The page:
+Scott Watson

Monday, 19 September 2011

Tips For School Leavers Joining The Job Hunting Crowd

 Volunteer – show that you are looking for experience and to contribute to society. It also shows maturity

Research – what is the job about? What skills/character traits might they be looking for? If you apply for an internship at a Vet’s, the vet will want to know more than just the fact that you love cuddly animals. How are you with humans? How are your animal handling skills?

Appearance – you will not impress potential employers with the same fashion style that you would use to impress someone your own age. Dress smartly!

Establish reference points – you have done many things in your past. Maybe you were member of a football team or the school choir. How can the experiences you made there be useful for a potential employer?

Be honest – don’t take credit for things you have not done. Share credit with others.

Show potential – you learned how to learn at school. Show that you are willing to learn and develop you skills continuously. It is not important to be the best at having an outdated skillset, but to be able to learn the new skillset the fastest.

Be likeable – we want to work together with people we can get along with. Don’t be a brown-noser, but be polite, friendly, and enthusiastic.

Ask questions – the more information you gain from the prospective employer about the job and the company, the better you can tailor your answers.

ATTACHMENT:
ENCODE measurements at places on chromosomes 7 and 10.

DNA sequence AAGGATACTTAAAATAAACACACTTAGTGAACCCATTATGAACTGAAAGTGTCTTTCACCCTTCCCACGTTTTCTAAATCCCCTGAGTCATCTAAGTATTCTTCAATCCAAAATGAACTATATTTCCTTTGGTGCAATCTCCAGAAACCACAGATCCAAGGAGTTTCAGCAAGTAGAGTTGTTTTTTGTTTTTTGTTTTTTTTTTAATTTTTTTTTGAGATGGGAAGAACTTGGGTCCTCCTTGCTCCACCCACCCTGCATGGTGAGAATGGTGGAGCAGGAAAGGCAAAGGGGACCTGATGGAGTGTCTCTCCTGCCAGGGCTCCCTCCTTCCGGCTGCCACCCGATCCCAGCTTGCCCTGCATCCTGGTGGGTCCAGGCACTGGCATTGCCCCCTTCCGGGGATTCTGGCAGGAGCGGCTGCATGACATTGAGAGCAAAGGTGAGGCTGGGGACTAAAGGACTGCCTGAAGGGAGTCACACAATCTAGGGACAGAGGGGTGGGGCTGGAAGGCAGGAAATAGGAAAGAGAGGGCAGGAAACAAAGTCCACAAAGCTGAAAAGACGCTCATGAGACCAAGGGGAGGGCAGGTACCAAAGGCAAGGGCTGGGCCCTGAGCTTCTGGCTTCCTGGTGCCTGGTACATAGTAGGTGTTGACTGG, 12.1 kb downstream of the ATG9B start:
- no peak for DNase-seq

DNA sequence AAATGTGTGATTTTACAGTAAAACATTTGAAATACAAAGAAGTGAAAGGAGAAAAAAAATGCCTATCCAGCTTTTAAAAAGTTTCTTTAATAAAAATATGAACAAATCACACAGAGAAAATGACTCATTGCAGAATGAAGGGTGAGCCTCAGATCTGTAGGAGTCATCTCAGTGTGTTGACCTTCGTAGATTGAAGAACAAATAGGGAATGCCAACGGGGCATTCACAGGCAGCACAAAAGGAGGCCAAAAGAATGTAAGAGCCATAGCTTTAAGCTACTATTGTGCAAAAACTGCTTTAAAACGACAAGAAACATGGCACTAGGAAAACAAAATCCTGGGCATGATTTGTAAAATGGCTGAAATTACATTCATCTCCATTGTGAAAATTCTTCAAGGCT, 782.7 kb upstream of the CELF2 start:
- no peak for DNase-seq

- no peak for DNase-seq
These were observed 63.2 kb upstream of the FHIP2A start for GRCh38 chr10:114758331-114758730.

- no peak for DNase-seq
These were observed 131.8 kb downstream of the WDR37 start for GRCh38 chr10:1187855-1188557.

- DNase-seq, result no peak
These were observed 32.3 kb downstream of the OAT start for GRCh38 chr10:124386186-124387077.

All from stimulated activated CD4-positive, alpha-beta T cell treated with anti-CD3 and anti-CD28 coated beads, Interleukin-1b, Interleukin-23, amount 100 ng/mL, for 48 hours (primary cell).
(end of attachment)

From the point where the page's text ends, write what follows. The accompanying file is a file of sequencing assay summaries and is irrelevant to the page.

Focus on applicable experience – when writing your CV, focus on the things that the prospective employer might be interested in. If you list your hobbies, make sure that they have some real-world application and you can show that you learned useful skills or developed positive character traits from them.

Prepare – what kind of questions might you be asked? “What is your biggest accomplishment so far?” “What are you proud of?” “Tell us about an instance where you screwed up.” Think through questions like that and come up with answers that are honest and show you in a positive light. Sometimes just showing that you learned a lesson and gained maturity will make a very positive answer.

Catch their interest quickly – when writing an application letter, get your main point across in the first paragraph. A prospective employer will receive dozens, sometimes hundreds of application letters and you will need to stand out. If applying for a job in a library, don’t focus solely on your love of books, but on how well you can organise, prepare, administrate, catalogue, and deal with visitors. Think about how your skills and expertise can benefit the employer and put those first in the letter.


Scott Watson is Founder of Summit Consulting and Training Ltd and co-developer of http://www.MyOnlineJobCoach.com/

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